Chipotle Set New Standards for Sustainability on a Massive Scale—Here's How
When Chipotle took off 20 years ago, opening almost 500 locations in just five years, the company's success didn't just reflect a newfound passion for burritos, but also customers' hunger for sustainably sourced quick-service food. Founder Steve Ells, who ditched his high-end cooking aspirations after he opened the first Chipotle location in Denver in 1993, made the company's commitment to ingredients like Niman Ranch's antibiotic-free pork a selling point. (Niman Ranch Pork's founding farmer, Paul Willis, was among our 2020 American Food Heroes.)
Chipotle's success has inspired a host of up-and-comers to adopt its ideology and serve fresher, better fast-casual fare. Rapidly growing chains like Sweetgreen, Veggie Grill and Dig now advertise their local produce, sustainably raised meats and healthful dishes.
Under the aegis of Brian Niccol, who joined Chipotle in 2018, the company is pushing its sustainability goals even farther forward—and challenging the industry to join it. "The way we're going to continue to lead in this space is by working with the supply chain and the partners that grow or raise the ingredients we use," Niccol says.
One of Chipotle's new initiatives is to help young farmers. A third of America's growers and ranchers are aging out of the business, yet those wanting to step in and take over for them struggle with steep startup costs—primarily land and equipment. In May 2020, the company partnered with the National Young Farmers Coalition to give 50 aspiring farmers $5,000 each in seed grants and announced it will contribute $5 million in total over the next five years. Chipotle also committed to buying 37 million pounds of produce from smaller local farms in 2021, a bump from 31 million the year before.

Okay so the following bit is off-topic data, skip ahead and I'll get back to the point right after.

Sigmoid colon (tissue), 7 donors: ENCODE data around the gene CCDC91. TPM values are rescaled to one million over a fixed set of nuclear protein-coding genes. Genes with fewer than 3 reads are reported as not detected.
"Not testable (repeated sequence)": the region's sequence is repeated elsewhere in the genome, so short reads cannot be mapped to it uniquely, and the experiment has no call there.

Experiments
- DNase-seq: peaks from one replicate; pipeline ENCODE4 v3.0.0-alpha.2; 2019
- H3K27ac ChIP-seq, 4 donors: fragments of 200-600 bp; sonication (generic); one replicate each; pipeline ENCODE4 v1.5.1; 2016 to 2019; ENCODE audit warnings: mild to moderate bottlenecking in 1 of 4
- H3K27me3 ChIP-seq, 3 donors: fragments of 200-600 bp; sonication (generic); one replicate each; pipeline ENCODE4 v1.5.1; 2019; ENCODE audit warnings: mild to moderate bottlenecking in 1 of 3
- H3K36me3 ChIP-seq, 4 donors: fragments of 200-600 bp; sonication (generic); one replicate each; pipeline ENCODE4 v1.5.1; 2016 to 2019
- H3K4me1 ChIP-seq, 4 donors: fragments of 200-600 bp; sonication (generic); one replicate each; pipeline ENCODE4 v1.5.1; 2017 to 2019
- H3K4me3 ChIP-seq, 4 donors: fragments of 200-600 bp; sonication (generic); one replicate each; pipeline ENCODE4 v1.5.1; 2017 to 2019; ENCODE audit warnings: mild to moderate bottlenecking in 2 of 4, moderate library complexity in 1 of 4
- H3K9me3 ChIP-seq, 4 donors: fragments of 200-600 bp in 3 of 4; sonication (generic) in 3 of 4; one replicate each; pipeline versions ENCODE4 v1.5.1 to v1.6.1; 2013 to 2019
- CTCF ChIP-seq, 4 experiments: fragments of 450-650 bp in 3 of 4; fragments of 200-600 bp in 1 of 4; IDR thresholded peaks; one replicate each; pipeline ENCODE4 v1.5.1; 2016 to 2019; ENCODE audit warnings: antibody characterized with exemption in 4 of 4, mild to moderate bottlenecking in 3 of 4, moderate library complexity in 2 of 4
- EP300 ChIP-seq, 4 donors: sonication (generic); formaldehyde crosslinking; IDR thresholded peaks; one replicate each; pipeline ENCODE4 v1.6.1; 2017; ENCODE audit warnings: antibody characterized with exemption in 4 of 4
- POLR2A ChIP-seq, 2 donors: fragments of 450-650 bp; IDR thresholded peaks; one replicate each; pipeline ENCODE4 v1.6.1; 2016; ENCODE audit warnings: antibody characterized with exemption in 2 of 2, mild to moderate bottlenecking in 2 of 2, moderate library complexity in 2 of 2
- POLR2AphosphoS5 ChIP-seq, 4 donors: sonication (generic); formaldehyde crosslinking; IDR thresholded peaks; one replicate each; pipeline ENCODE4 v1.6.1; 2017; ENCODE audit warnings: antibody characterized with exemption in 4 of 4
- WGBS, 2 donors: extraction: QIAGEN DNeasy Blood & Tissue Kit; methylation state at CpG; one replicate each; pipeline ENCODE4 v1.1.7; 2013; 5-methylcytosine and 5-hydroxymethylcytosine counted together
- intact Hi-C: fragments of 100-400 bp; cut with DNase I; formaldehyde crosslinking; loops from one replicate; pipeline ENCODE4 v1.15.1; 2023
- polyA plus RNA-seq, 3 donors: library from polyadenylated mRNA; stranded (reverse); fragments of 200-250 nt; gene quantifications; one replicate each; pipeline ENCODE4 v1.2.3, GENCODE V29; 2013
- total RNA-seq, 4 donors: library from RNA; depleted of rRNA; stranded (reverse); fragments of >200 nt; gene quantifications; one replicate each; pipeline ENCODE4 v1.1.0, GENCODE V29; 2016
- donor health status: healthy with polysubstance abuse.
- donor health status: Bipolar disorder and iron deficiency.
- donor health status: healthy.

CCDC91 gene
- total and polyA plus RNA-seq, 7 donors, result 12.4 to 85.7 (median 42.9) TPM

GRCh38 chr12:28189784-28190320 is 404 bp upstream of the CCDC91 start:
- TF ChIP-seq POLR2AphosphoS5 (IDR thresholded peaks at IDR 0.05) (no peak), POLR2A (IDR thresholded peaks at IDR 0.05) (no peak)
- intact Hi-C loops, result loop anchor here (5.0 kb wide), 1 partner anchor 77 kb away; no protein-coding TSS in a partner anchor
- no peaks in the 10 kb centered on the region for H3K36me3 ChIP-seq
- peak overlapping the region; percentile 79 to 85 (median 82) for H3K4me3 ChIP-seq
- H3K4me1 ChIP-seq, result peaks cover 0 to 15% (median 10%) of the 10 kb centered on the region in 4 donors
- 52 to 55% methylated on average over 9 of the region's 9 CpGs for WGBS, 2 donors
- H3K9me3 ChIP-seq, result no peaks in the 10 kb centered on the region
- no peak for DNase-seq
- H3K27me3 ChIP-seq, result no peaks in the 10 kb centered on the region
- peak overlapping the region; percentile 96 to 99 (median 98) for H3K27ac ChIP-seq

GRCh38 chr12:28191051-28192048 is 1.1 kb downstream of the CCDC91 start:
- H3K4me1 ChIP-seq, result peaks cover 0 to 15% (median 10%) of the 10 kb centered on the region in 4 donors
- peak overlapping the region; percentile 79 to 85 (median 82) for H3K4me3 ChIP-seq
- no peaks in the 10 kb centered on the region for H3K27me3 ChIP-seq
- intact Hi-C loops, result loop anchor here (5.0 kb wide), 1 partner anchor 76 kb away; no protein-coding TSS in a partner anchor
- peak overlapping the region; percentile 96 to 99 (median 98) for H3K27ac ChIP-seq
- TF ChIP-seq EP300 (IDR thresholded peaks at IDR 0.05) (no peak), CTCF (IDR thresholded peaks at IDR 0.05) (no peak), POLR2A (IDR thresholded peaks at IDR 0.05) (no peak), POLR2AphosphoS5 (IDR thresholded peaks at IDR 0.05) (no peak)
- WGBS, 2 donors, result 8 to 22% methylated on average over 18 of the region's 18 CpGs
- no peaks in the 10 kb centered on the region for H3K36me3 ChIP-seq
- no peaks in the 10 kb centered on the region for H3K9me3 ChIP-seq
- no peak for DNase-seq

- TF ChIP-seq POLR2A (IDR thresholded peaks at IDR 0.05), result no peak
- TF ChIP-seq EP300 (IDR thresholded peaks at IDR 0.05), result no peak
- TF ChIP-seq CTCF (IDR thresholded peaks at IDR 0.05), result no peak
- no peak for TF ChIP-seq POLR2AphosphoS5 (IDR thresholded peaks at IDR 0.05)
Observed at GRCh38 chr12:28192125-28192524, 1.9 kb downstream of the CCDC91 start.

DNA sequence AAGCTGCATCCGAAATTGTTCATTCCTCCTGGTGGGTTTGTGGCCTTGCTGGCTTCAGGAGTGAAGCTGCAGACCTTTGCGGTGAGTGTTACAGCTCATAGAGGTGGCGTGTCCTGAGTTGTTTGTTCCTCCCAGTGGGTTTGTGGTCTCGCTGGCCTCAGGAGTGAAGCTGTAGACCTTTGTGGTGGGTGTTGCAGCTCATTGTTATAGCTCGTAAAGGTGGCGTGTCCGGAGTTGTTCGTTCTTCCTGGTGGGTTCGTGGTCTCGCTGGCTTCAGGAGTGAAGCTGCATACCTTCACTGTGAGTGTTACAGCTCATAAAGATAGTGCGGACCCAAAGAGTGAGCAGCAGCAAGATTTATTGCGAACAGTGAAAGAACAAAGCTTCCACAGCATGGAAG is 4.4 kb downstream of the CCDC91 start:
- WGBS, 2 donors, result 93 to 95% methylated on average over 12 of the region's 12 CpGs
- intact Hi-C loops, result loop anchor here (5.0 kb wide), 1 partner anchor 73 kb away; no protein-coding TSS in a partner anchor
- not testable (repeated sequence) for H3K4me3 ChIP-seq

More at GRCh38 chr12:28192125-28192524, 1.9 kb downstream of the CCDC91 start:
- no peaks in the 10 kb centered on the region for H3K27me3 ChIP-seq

It upped its sustainability game, as well—adding a new feature to the online menu called the Real Foodprint tracker, which allows customers to see the impact of their order on factors like carbon emissions, soil health and water saved. (Chipotle enlisted Bill Nye to do a TikTok video explaining how it works.) This comes at a time when transparency is more important to eaters than ever: according to a recent nationwide poll, 80% of consumers say sustainability is a major factor when deciding what food or beverage to buy—and more than 50% report being more concerned about sustainability than a year ago.
More quietly, last year Chipotle increased the percentage of waste it diverts from landfills to 51%—up from 37% in 2016—thanks to changes in how it recycles and packages products, among other strategies. It also expanded the number of locations that compost to 29% of its 2,800-some restaurants. Given Chipotle's scale, these moves have the potential to make a big environmental impact. In March, the company announced it will tie part of its executive bonuses to whether Chipotle meets even more stringent sustainability goals each year.
All that during one of the most chaotic years the restaurant industry has ever faced. "We never stepped backward, despite what was going on with COVID," Niccol says. "I think that's a testament to the culture and values that we have."
This article first appeared in EatingWell, July/August 2021.
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